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Adding the setting sun into your photograph adds an extra touch of magic and interest. That warm golden glow can really take the romance to a whole new level, including adding a controlled sun flare.
But, for the sun to be in the photo, your lens will be pointed towards the sun. This means the rays of sunshine have direct access to the inside of your lens, creating sun flare! Sun flare is a beast that will devour your photograph if you don’t know how to tame it.
If you have too much flare, your entire photo will become washed out and lose contrast. You should be able to see this washing out in the camera as you are taking the photo. Ideally, you want your subject’s faces to be crisp and flare free while having gorgeous orange sun flares elsewhere in the composition.
The examples below shows a photograph that has become washed out from flare, compared to a photograph where the flare was controlled.
You can use four different techniques to help you control the sun flare in your photo.
Position the sun right on the edge of another object so that only some of its strength comes through. I love shooting the sun through trees, forests, and when it sets right on the horizon line for this reason. When the sun in partially blocked, the sun rays are less likely to flare, as usually the object or tree is also shading your lens.
You can see in these examples, the sun is filtered through trees, or is partially blocked by the tree line.
Instead of filtering the sun through something, you can put yourself in the shade instead! Your subjects can be out in the open, but as long as the front of your lens is shaded by something, no sun rays will flare over your photo.
For example, often you can stand behind the thin shade of a street pole or tree, in order to shade the front of your lens. You can then shoot around that object and keep your subject out in the full sunlight.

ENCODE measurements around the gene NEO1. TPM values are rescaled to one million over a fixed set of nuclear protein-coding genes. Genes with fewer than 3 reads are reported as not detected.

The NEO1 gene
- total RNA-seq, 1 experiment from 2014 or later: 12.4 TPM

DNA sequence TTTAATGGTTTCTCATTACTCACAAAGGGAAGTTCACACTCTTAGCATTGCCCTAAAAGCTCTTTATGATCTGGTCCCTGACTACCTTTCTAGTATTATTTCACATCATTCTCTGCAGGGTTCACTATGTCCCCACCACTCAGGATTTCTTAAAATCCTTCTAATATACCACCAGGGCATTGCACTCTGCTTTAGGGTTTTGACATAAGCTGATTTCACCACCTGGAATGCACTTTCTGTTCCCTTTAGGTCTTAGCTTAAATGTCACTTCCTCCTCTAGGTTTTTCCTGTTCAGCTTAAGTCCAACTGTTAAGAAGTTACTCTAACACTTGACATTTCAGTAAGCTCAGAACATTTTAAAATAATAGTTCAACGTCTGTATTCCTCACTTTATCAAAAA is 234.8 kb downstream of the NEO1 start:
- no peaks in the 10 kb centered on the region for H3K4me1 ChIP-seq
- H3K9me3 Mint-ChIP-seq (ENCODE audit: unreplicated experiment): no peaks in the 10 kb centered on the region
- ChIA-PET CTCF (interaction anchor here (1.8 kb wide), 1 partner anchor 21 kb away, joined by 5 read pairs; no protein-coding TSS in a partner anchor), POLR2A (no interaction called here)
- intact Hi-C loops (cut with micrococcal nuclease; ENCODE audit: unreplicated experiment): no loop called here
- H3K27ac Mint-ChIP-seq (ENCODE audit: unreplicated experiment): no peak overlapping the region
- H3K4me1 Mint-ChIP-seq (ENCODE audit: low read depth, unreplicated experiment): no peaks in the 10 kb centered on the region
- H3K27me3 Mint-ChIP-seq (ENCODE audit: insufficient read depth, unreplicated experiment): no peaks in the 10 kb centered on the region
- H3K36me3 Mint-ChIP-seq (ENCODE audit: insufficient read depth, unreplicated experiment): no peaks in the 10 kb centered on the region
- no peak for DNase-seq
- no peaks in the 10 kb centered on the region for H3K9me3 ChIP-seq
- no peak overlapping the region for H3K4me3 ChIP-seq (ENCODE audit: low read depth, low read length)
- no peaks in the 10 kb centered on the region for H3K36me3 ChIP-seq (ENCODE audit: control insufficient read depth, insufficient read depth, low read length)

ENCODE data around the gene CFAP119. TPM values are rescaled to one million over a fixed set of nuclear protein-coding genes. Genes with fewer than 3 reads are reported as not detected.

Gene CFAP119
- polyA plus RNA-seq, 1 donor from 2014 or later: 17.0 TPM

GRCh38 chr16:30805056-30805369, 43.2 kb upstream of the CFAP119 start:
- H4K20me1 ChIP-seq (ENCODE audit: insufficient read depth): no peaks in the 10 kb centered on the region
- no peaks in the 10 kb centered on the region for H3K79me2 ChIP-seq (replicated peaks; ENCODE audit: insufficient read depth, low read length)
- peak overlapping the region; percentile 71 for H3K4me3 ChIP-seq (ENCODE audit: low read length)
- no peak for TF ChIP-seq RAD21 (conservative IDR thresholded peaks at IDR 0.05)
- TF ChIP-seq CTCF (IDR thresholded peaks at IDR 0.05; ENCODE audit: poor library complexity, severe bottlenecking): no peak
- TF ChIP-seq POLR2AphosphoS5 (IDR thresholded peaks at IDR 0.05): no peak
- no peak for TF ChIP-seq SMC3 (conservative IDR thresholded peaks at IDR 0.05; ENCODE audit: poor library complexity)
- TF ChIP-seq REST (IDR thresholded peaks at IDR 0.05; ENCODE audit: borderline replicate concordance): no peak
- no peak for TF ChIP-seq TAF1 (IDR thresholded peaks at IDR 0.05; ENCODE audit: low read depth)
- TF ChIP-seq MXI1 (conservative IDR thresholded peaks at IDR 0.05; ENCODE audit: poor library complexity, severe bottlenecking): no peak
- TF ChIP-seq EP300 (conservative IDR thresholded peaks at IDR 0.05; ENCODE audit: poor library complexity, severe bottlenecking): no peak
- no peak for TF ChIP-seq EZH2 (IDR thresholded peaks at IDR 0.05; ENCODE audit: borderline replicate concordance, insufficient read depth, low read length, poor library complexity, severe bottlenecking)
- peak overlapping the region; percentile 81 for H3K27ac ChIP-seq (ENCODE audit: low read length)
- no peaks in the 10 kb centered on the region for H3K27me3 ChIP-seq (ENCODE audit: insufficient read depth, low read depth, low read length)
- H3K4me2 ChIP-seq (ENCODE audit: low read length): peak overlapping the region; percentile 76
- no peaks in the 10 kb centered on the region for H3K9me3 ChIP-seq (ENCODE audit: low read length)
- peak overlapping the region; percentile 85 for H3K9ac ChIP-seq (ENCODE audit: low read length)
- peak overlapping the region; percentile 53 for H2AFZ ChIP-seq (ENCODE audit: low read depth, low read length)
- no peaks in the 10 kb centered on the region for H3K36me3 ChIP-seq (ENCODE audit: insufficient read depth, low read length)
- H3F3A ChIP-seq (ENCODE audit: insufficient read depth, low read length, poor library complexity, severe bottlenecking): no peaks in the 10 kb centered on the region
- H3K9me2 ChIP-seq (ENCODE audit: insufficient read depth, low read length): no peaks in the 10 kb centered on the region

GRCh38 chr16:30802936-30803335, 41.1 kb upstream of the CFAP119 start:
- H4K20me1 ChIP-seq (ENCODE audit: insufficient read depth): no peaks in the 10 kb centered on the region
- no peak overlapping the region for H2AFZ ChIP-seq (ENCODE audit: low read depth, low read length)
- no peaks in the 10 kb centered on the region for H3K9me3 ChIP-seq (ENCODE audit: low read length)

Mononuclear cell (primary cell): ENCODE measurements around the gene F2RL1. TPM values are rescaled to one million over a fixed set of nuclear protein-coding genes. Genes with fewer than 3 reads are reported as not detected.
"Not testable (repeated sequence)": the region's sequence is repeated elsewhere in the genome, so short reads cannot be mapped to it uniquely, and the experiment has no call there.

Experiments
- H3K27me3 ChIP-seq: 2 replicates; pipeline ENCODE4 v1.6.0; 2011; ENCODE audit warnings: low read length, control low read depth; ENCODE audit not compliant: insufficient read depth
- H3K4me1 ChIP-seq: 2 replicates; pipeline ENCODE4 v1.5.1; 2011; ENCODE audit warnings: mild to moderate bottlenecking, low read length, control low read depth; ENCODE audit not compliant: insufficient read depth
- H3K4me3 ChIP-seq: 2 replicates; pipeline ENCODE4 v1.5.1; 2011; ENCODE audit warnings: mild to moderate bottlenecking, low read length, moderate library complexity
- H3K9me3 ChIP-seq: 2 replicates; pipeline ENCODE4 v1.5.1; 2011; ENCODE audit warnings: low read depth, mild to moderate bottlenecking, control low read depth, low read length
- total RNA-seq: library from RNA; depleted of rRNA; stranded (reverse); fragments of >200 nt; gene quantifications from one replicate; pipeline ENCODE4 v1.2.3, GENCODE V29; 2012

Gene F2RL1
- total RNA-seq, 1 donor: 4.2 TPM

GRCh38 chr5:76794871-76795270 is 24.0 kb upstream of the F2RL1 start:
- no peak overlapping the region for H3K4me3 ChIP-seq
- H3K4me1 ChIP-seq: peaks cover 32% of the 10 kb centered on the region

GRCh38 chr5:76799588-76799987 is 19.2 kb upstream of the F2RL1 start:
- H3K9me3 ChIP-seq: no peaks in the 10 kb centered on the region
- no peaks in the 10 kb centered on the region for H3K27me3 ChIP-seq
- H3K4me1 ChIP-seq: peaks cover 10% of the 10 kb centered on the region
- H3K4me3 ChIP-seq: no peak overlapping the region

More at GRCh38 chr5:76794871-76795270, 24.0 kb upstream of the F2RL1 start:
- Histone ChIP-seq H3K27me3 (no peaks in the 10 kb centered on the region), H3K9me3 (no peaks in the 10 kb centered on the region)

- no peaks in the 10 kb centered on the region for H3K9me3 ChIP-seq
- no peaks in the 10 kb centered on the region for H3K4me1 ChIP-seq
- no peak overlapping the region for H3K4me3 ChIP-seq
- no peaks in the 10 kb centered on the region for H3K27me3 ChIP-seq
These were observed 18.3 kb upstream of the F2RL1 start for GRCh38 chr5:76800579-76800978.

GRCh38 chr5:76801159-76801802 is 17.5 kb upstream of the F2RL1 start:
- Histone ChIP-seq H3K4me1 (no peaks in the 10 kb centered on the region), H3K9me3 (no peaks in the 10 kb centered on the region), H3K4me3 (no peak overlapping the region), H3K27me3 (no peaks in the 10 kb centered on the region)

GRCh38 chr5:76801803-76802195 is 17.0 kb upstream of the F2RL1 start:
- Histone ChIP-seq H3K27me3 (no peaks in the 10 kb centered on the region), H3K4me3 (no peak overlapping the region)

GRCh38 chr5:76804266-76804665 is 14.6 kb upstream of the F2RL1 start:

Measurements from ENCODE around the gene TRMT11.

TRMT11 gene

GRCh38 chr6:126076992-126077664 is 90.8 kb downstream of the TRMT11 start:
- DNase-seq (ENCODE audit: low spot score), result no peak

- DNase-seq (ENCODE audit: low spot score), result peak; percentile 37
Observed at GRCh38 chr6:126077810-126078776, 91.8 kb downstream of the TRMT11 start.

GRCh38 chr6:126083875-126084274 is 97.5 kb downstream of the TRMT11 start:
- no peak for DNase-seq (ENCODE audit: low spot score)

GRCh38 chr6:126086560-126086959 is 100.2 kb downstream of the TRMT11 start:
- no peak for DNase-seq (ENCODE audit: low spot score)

If you have no shade to work with, often changing the angle of your lens will cut through the rays. Remember, the rays are coming in a direct line from the sun into your lens. So if you change the angle of your lens by standing on a ladder or having your subjects sit, so your lens is pointed downwards and the flare will no longer come up into your lens.
In these examples (all straight out of the camera, no editing), you’ll see that by shooting from a slightly higher angle, we were able to cut through the rays easily, for a crisp, sharp photograph.
If the three techniques above do not work in your situation, you can try using your hand to manually block the flare. Outstretch your arm, keeping it above the lens and try to find what angle the flare is entering. Usually, your hand will need to be only just out of the frame.
You’ll need to practice shooting with only one hand. This method is much more effective than using lens hoods, which are often not long enough to effectively block the flare.
Here you can see an outtake where my hand was a little too low, but it’s blocking the sun flare beautifully!
If you successfully stop the flare from flaring over completely, then you can really get creative with placing intentional, circular sun flares into your composition.
Just with anything, mastery of sun flare takes plenty of practice. Go try out some of these techniques at sunset and have some fun playing with flare! Do remember to share your sun flare images in the comments below.